Begging is the unique art of wringing another’s conscience (or patience) sufficiently enough to make it submit in substantial measure to one’s entreaties. The result one seeks could be either a few coins, a raise, a promotion or in the case of the two richest beggars of our times, the chance to form a club of the richest charitable donors in the world. Bill Gates and Warren Buffet made news prior to their visit to China with the much publicised objective to rope in some of the freshest members of the billionaire club to join them on their journey to immortality through their stage managed redistribution of concentrated wealth. They have made similar overtures towards the Indian millionaires as well.
Evolving idea of charity
Societies in China and India have mirroring trajectories of the rags to riches cycle. Diverging only in the political chapters, the morals from tales in all other aspects of one society could just as easily be applied to the other. Begging in this part of the world, at least the destitutional kind, has a long and complex history. It is only natural that a society with surplus manpower, limited natural resources and a history of concentrated and hierarchical flow of wealth and power should find beggars weaved generously into it’s social fabric. Their survival relies mainly on the mercy shown by the ruling class while their quality of life is dictated by the collective conscience of their neighbourhood. For most parts, begging is a feature of cities and other pilgrimage towns or tourist destinations that creates a noticeable disparity between the haves and the have nots. As a result, everybody in this society imbibes the technique of dealing with beggars very early in their childhood by emulating their guardians and elders. With such an overwhelming pool of lower and middle class folks (nursing aspirations of joining the wealthy class) it is not surprising that most among them grow up with pragmatism as the driving force in dealing with beggars. Compassionate perspective is a rarity. For the working class who drone about their lives trying to fulfill their emotional inheritance of providing a better life for their immediate and extended families, beggars are usually viewed as the lazy bunch rather than the unfortunate ones.
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I happened to meet my cousin and a friend of his for dinner the other night. My cousin had recently extricated himself from his 10 year sojourn in the BPO industry, now working in Insurance. His friend, who was also his ex-colleague, was narrating some of the changes happening in his company.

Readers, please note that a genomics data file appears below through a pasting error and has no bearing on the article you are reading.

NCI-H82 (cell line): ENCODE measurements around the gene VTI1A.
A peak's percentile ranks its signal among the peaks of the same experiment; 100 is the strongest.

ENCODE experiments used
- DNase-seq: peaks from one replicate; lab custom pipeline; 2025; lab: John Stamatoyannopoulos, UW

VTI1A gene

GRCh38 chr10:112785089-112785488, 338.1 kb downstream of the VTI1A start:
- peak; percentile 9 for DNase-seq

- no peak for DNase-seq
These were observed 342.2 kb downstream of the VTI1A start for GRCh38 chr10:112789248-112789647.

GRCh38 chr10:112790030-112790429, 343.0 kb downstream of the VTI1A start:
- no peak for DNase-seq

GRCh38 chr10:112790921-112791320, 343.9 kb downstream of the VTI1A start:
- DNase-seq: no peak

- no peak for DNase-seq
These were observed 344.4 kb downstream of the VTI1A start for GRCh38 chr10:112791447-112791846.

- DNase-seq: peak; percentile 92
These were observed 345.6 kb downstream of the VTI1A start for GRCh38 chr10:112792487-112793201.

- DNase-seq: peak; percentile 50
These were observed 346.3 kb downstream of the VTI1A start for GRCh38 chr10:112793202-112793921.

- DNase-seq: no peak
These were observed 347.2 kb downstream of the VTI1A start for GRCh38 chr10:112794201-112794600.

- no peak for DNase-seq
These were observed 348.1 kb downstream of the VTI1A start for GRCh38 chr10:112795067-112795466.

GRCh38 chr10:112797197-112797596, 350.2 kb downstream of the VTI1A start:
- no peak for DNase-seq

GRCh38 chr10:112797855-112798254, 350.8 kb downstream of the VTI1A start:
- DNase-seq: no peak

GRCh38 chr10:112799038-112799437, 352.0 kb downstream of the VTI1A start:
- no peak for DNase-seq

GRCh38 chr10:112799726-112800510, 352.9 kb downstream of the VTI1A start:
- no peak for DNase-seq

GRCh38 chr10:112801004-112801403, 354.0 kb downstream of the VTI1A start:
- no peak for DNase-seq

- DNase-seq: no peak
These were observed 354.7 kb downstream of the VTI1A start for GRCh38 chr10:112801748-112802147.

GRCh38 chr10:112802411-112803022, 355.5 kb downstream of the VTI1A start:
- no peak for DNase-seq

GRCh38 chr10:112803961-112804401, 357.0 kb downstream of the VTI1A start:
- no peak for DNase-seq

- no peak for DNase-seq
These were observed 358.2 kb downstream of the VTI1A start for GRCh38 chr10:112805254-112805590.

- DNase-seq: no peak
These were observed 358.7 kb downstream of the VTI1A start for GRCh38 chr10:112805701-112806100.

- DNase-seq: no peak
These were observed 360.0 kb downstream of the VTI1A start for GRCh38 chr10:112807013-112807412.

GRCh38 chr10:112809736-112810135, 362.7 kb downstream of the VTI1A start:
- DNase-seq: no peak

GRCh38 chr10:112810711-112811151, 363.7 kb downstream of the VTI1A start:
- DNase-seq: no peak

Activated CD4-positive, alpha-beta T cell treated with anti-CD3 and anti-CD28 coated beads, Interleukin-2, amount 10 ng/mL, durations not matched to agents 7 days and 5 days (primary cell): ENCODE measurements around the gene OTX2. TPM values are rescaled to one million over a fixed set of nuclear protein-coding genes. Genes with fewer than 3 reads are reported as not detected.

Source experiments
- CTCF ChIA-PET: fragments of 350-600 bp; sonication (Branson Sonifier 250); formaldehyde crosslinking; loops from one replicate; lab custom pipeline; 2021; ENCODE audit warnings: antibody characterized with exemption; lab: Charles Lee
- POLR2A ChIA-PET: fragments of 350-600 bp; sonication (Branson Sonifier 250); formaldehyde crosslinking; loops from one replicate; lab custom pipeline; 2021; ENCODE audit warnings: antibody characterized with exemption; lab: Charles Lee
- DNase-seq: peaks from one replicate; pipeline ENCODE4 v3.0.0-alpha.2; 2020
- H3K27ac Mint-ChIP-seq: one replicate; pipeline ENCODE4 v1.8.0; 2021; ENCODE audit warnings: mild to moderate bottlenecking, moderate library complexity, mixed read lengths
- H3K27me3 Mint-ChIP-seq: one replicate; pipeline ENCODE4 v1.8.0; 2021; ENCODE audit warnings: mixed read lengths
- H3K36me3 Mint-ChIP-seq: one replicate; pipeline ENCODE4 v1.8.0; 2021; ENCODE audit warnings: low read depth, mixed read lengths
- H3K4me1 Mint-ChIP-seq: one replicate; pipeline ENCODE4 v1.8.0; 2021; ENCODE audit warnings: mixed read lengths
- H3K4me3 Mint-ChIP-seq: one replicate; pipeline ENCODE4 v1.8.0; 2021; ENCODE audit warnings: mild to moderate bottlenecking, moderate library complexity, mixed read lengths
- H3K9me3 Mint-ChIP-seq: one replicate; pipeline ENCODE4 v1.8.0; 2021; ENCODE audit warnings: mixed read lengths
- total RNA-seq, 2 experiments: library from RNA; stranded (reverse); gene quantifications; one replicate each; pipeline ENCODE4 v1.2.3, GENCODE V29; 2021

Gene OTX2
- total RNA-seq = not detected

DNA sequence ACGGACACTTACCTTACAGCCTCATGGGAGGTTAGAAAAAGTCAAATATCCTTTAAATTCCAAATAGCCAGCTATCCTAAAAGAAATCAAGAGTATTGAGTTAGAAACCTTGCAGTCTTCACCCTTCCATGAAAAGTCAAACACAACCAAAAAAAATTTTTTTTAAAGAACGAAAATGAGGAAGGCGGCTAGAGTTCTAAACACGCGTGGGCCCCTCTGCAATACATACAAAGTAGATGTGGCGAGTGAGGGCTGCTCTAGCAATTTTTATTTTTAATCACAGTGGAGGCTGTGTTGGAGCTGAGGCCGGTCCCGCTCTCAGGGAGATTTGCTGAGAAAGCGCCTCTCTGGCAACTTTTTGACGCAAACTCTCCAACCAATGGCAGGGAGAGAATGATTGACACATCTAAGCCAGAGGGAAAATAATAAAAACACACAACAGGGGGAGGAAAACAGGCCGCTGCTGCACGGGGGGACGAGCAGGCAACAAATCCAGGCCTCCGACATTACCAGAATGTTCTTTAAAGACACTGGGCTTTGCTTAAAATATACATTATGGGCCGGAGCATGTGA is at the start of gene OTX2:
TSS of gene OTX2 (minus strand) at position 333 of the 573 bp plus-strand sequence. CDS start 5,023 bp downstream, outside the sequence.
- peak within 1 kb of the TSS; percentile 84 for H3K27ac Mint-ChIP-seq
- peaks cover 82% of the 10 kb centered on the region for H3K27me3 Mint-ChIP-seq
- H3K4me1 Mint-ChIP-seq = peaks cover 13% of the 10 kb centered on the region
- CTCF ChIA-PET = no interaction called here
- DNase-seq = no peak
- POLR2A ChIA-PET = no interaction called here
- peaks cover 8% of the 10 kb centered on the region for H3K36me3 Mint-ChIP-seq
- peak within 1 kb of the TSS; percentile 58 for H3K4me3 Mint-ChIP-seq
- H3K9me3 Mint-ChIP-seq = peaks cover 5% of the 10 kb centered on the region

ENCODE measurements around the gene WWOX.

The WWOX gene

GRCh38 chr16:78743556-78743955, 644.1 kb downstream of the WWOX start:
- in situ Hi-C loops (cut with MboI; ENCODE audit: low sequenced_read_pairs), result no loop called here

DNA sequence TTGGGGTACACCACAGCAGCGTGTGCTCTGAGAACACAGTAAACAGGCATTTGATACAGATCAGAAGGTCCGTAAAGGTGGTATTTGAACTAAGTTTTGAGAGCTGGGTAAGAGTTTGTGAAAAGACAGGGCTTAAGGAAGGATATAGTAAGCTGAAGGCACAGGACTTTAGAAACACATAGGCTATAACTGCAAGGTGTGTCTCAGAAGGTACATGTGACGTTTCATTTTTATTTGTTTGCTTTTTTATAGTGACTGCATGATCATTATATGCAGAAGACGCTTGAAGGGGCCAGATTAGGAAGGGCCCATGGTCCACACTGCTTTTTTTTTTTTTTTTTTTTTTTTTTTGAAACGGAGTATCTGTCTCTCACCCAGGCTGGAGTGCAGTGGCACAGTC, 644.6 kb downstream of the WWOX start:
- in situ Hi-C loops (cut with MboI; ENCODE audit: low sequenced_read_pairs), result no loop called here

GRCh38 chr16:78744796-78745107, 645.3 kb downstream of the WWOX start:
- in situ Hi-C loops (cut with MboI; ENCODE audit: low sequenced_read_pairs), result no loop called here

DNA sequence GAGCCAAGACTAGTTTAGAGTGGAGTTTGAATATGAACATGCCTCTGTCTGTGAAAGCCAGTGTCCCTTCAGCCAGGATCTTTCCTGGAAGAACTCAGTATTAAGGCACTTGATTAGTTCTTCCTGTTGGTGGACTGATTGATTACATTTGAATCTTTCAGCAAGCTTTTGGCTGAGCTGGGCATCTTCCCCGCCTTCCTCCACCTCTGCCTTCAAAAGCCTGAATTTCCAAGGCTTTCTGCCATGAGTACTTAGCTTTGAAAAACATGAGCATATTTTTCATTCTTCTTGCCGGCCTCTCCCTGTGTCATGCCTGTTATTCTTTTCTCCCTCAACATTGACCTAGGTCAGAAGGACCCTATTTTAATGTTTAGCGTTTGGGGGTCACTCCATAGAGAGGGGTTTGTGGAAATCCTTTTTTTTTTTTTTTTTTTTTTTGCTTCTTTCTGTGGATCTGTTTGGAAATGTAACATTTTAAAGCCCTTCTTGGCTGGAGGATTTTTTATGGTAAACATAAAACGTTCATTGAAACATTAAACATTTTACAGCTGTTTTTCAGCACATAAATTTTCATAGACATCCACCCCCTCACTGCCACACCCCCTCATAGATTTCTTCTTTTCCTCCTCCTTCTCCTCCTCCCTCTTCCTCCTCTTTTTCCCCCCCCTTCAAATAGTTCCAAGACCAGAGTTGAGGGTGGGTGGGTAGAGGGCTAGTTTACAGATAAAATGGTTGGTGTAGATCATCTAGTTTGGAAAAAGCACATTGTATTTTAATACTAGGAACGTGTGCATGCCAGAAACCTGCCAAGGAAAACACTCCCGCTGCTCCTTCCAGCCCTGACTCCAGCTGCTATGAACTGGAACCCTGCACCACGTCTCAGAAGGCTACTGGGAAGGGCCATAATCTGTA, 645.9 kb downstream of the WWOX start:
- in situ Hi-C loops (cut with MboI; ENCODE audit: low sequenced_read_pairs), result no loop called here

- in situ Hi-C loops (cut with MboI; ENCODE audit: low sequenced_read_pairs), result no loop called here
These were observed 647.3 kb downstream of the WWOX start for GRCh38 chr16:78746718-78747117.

With a straight face he said that the target for next month is to add 500 more heads. Scaling of teams this rapidly and in such huge numbers happened frequently in the BPO sector, especially in it’s champagne years of 2005-06. It also rarely happened with such urgency, without the need, having already knocked on the door twice, made itself present. I wondered how they were coping with their workload now. Pat came the answer, ‘OT’.
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There is nothing more frustrating and cringeful for a sports fan to watch than the replay of a play on which the on-field umpire made a wrong call. Whether that call was in favour of your team or against, means little when the contract of fair competition is breached. Fans are left to reconcile their rationales and emotions using few techniques. The fanatics among us choose to vent frustrations quite vocally and in an increasingly intolerant trend, even by physically destructive means. The casual follower is more forgiving and sympathetic to the plight of the umpire who is expected to make that split second call under immense pressure while the rest of the public is awarded the benefit of reviewing the play on television from many angles, at varying levels of optical and digital zoom as well as in ultra-slow motion. In other cases a heat sensing camera, a high sensitive microphone and other gadgets from the espionage trade are employed.
Chalking off such incidents to human error has been the best soothing balm that administrators of the sport have offered for the longest time. However, some sports, over the last couple of decades, have decided to leverage the technological advancement as a viable option to rectify this. Real time decisions could either be deferred or reviewed by off-field referees. This has eliminated a lot of heartburn among the sports fans. Precluding any chance of human error as well as any possibility of malicious intent has proven to be a success among the fans. Nobody likes to hear or talk about the mistakes of the umpires once the match is over. The focus should be on the competitors and the competition.
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